Bank of America Corp. (NYSE: BAC) comes from a rich Roman heritage, founded as Bank of Italy back in 1904. Its banking model was primarily geared to the middle-class, created as a financial institution to…
Its banking model was primarily geared to the middle-class, created as a financial institution to service the waves of immigrant families arriving in Northern California at the turn of the 20th century.
It wasn’t until 1930 that the bank hung a new shingle outside its branches, thus launching the prominent Bank of America brand. That rolled out as struggling Americans were looking for financial help as the Great Depression raged throughout the country.
Both the U.S. and Bank of America survived the depression and, thanks in major part to its purchase of Merrill Lynch (purchased in 2009), Bank of America is one of the largest banks in the U.S. with $2.3 trillion in assets under management, second only to J.P. Morgan Chase & Co. ( JPM).
In 2018, however, bank stocks have largely underperformed against broader markets, and BAC is no exception, as financial institutions grapple with stronger digital competition, higher interest rates and an increasingly negative outlook on financial services in the next year or two.
Can Bank of America claw back and keep riding the larger economic wave rolling across the U.S. in late 2018?
Some savvy Wall Street insiders say, “don’t bank on it.”
BAC stock at a glance. BAC stock had a lackluster year in 2018, with share prices down 6 percent on a year-to-date basis compared to a gain nearly 2 percent of the S&P 500 index.
Bank of America is trading at $28 per share. Consensus analyst expectations peg the bank’s one-year share performance stock at $34 per share, at the top of the stock’s 52-week trading range of $26-to-$33 per share.
Overall, BAC shares are up 1 percent in the past 52-week trading period, and the stock is trading below its 200-day moving average. October has been particularly painful for BAC shareholders, as the stock has fallen 7 percent in the last month. BAC’s forward annual dividend yield stands at 2.1 percent.
There is good news on the horizon. On its next earnings release, on Jan. 16, Bank of America is expected to report earnings of 65 cents per share, a year-over-year uptick of 38.3 percent, according to Zacks Investment Research. Quarterly revenues are expected to rise by 9.75 percent, to $22.4 billion.
Pros to buying BAC stock. With Bank of America stock spiraling downward, is there a decent buying opportunity with BAC?
Possibly, but it’s going to take some time to see robust returns.
“Bank stock valuations have come down over the past month on concerns that the economy is late in the cycle and the impact that could potentially have on loan growth and credit costs in 2019 and 2020,” says Michael Cronin, investment manager for U.S. equities at Aberdeen Standard Investments. “Although the valuations are more attractive now, the market will likely need to gain comfort that economic growth is going to be stable or accelerate over that period before it gets excited about the group again.”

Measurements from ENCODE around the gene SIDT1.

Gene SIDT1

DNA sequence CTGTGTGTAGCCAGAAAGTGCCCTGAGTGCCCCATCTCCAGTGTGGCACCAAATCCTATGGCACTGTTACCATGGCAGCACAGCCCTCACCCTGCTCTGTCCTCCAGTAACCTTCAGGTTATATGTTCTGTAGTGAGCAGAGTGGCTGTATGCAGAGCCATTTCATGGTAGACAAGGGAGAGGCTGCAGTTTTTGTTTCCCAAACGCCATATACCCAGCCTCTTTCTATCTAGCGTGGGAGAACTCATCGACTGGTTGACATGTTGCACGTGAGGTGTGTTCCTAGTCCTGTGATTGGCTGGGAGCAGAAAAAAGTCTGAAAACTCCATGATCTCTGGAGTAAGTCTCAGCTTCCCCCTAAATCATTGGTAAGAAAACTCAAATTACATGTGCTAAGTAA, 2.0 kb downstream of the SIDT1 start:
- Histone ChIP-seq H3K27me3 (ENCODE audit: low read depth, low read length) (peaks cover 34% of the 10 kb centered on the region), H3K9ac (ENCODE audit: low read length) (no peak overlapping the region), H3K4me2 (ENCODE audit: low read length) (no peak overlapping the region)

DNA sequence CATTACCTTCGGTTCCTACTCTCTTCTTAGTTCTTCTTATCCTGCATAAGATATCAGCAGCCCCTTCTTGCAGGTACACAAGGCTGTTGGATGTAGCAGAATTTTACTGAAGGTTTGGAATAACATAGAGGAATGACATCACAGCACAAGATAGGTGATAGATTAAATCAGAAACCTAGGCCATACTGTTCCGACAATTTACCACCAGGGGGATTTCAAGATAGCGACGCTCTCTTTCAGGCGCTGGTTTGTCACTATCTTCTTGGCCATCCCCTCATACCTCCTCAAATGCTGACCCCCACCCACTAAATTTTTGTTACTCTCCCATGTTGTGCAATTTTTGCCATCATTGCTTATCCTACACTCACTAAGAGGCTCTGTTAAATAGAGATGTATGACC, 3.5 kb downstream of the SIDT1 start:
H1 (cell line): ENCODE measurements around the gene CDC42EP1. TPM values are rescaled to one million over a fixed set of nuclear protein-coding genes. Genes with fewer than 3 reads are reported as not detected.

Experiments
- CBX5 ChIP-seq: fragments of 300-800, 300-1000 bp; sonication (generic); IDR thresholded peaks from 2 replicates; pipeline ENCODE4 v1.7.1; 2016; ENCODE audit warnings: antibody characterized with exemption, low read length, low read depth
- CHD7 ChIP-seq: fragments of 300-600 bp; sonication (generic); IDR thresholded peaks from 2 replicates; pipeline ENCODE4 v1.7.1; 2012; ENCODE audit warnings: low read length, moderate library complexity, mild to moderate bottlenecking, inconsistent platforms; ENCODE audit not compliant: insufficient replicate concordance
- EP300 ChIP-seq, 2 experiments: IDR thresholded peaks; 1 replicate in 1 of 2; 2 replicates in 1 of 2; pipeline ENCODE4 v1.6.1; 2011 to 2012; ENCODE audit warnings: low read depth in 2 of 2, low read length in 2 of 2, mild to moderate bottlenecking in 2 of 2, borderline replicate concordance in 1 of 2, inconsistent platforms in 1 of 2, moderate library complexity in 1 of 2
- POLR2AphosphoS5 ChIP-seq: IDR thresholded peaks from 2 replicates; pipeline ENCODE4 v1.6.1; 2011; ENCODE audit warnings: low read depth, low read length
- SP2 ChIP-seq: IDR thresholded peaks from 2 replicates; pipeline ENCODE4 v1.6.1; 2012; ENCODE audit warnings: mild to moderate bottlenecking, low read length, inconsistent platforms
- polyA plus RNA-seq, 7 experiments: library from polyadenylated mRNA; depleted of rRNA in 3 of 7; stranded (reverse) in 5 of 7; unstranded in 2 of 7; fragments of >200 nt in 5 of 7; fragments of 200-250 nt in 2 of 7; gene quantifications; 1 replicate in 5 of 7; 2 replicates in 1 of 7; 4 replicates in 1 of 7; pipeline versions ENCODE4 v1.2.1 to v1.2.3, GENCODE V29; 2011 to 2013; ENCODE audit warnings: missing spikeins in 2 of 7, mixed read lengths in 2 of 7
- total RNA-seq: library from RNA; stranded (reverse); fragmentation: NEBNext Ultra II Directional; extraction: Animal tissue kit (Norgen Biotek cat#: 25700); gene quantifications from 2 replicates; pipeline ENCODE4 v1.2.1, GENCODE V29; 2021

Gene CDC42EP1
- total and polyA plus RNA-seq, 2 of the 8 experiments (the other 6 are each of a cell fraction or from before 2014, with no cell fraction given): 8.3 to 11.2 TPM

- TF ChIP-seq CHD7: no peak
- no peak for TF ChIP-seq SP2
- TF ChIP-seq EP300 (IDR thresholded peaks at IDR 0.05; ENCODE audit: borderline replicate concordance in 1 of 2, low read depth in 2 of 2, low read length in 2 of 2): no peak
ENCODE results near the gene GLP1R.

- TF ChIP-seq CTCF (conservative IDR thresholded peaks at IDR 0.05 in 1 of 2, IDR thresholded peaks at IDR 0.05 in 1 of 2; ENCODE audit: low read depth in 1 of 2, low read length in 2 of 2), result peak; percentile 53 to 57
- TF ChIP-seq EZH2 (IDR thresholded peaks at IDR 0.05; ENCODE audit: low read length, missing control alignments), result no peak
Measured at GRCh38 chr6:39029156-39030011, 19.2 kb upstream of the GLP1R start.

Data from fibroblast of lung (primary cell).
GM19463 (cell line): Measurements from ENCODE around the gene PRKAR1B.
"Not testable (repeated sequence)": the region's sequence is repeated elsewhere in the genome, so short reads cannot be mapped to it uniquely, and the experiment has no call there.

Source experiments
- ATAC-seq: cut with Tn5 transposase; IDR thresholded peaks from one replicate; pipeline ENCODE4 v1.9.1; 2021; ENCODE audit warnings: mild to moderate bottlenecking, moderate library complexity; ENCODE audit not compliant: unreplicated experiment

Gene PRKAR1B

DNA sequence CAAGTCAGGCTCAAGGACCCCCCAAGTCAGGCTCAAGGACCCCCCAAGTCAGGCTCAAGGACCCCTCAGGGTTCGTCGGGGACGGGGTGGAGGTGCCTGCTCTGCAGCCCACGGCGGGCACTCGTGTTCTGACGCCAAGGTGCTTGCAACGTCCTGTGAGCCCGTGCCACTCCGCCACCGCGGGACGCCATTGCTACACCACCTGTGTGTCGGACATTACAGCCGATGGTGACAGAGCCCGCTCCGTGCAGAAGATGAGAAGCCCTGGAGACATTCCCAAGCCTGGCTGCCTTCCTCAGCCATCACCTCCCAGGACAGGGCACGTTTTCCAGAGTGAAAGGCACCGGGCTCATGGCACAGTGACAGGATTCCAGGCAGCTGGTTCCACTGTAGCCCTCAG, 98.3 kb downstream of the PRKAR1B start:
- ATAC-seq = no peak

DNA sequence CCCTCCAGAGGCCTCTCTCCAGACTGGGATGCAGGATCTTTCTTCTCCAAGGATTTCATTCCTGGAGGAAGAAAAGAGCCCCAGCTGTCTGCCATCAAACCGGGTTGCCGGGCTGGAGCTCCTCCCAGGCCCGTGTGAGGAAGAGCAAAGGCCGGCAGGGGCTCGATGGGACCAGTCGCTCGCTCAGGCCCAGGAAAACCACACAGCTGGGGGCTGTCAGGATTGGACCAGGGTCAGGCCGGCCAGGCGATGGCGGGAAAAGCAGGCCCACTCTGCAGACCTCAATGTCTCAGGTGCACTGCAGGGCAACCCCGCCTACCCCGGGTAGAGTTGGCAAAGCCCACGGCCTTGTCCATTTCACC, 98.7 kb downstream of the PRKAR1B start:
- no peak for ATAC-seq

Cronin says that BAC is a “well-run company” and that management has done a good job of reducing costs and simplifying the bank by exiting non-core products and assets in past years. “We currently own the stock on expectations for improved returns and continued strong positive operating leverage,” he says.
Cons to buying BAC stock. Myriad impactors — most of them negative — appear to be standing in the way of Bank of America share growth.
“The factors impacting bank stocks are rising interest-rate environment, geopolitical trade risks, and a decline in mortgage originations and refinancings,” says Ed Handschuh, a longtime financial advisor and now the CEO of 1Konto, a crypto brokerage firm trading across multiple exchanges. “These areas of concern have caused poor year-to-date performance in the banking sector even though the banks have reported generally positive earnings results.”
He adds, “Unfortunately, I don’t see the sector performance picking up until there is more clarity around rates and geopolitical issues.”
As for Bank of America, Handschuh is cautious, although there are slivers of light piercing October’s gray clouds.
“The bank is well-run and has performed well since the 2008 financial crisis,” he says. “Chief Executive Officer Brian T. Moynihan has done a fantastic job modernizing the institution, cutting workforce, implementing artificial intelligence and digital strategies to streamline business units. These changes have positioned BAC well in terms of operating costs, but might not be enough for a potential downturn in business activity due to rising rates and the outstanding geopolitical risks.”
Overall, though, Handschuh remains bearish on banks. “Due to the risk factors involved, I see the banking sector continuing to underperform the market average,” he says.
Other professional investors agree that, for now, keeping BAC at arm’s length is a good idea.
“There are a few reasons to stay away from BAC,” says Andrew Schrage, CEO of Money Crashers, an investment and personal finance digital platform. “A top one is the current plight of the housing market, where there just aren’t a lot of homes available — fewer new mortgages means fewer profits.”
Additionally, Bank of America’s losses have “been shielded by expense cutting rather than from any significant growth in revenues or profits,” Schrage says. “Also, BAC stock isn’t free from the fallout from international business dealings, namely threatened tariffs on China.”
The bottom line on BAC stock. Going forward, BAC will probably follow the same path of other banking stocks, since a lot of the problems it faces are rampant throughout the industry, Schrage says. “Why the effect is being felt by Bank of America more than others isn’t easily answered, other than the expense-cutting measures,” he says.